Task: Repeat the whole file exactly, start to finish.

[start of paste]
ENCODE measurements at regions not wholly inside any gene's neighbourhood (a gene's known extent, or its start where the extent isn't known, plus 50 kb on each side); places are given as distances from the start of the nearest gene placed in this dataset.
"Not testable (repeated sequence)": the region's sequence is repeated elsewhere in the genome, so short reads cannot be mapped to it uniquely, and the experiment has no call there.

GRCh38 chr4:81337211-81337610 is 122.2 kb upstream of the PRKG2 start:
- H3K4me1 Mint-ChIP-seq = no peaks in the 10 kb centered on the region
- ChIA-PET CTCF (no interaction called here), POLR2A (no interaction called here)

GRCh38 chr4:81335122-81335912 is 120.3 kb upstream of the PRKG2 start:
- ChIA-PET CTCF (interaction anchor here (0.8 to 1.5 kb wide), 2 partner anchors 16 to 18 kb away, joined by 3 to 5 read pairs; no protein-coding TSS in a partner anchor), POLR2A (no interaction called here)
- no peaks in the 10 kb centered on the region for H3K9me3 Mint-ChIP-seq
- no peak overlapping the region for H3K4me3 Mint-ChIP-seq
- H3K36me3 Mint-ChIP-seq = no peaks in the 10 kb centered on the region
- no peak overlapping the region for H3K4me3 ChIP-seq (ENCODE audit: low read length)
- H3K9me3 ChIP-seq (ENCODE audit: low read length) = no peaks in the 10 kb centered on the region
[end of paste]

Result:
ENCODE measurements at regions not wholly inside any gene's neighbourhood (a gene's known extent, or its start where the extent isn't known, plus 50 kb on each side); places are given as distances from the start of the nearest gene placed in this dataset.
"Not testable (repeated sequence)": the region's sequence is repeated elsewhere in the genome, so short reads cannot be mapped to it uniquely, and the experiment has no call there.

GRCh38 chr4:81337211-81337610 is 122.2 kb upstream of the PRKG2 start:
- H3K4me1 Mint-ChIP-seq = no peaks in the 10 kb centered on the region
- ChIA-PET CTCF (no interaction called here), POLR2A (no interaction called here)

GRCh38 chr4:81335122-81335912 is 120.3 kb upstream of the PRKG2 start:
- ChIA-PET CTCF (interaction anchor here (0.8 to 1.5 kb wide), 2 partner anchors 16 to 18 kb away, joined by 3 to 5 read pairs; no protein-coding TSS in a partner anchor), POLR2A (no interaction called here)
- no peaks in the 10 kb centered on the region for H3K9me3 Mint-ChIP-seq
- no peak overlapping the region for H3K4me3 Mint-ChIP-seq
- H3K36me3 Mint-ChIP-seq = no peaks in the 10 kb centered on the region
- no peak overlapping the region for H3K4me3 ChIP-seq (ENCODE audit: low read length)
- H3K9me3 ChIP-seq (ENCODE audit: low read length) = no peaks in the 10 kb centered on the region